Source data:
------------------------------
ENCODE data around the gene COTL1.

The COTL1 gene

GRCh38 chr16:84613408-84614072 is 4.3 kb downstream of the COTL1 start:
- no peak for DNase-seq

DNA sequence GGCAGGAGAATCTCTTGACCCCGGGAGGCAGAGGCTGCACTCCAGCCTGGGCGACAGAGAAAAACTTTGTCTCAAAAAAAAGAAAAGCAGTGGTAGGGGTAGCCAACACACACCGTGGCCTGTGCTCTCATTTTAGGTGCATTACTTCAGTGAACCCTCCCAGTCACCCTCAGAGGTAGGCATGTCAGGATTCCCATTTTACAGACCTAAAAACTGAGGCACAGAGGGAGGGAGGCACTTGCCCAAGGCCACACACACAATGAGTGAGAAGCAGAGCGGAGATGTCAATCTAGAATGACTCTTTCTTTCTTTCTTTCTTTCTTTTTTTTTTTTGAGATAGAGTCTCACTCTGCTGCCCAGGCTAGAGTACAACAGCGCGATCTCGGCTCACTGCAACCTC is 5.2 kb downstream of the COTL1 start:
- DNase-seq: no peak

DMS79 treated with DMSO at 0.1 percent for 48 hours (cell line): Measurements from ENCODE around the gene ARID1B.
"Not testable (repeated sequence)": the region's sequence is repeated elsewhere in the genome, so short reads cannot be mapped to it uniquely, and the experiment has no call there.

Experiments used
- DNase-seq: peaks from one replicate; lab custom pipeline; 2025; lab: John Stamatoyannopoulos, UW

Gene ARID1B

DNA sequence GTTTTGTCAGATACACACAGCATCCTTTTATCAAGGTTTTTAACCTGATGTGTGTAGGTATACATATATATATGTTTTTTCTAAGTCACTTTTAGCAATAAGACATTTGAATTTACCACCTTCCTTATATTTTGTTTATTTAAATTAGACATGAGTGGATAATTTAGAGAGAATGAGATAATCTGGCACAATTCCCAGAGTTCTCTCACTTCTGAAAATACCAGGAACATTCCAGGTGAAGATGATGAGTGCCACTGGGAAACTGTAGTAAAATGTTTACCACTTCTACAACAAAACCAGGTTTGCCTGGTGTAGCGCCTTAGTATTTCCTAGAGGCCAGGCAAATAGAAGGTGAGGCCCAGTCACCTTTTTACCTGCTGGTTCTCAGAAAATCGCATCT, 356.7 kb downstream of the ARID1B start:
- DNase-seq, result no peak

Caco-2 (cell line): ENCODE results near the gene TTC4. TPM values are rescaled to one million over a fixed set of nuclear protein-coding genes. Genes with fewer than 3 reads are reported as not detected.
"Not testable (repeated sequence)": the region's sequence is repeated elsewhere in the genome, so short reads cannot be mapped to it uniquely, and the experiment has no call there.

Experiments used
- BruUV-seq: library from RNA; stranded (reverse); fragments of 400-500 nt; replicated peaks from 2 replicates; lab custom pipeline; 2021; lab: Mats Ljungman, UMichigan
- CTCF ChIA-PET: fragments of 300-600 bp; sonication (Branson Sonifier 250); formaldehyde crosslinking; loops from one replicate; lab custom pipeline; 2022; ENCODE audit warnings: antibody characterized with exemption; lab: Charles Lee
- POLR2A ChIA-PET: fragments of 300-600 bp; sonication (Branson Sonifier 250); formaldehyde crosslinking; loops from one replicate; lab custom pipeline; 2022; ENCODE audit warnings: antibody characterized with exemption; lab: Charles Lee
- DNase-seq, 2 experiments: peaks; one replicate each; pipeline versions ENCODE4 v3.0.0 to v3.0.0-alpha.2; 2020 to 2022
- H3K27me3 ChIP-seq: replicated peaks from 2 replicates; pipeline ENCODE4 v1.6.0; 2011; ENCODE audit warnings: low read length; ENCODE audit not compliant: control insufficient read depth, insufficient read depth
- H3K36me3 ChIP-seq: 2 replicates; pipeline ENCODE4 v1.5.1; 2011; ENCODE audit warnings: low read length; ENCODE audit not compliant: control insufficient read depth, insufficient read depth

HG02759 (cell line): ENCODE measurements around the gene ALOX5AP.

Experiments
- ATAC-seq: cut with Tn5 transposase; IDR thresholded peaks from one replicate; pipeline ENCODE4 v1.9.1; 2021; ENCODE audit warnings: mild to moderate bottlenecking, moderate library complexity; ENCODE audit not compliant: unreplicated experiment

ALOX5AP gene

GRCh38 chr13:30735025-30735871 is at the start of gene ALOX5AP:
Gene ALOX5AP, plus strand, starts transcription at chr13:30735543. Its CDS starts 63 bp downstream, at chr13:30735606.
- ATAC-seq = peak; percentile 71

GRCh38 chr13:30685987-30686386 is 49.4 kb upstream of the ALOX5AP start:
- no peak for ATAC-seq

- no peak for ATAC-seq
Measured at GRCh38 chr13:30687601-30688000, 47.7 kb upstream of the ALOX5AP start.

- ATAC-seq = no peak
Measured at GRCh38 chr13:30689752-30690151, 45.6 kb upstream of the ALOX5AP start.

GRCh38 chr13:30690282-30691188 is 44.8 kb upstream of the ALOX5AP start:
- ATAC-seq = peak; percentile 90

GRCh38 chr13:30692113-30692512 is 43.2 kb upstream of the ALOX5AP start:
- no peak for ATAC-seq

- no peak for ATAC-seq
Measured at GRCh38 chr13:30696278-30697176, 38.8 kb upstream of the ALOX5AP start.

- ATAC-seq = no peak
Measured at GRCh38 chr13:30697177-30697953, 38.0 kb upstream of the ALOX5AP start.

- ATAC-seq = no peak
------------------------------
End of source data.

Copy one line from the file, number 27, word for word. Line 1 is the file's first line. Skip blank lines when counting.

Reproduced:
GRCh38 chr13:30735025-30735871 is at the start of gene ALOX5AP: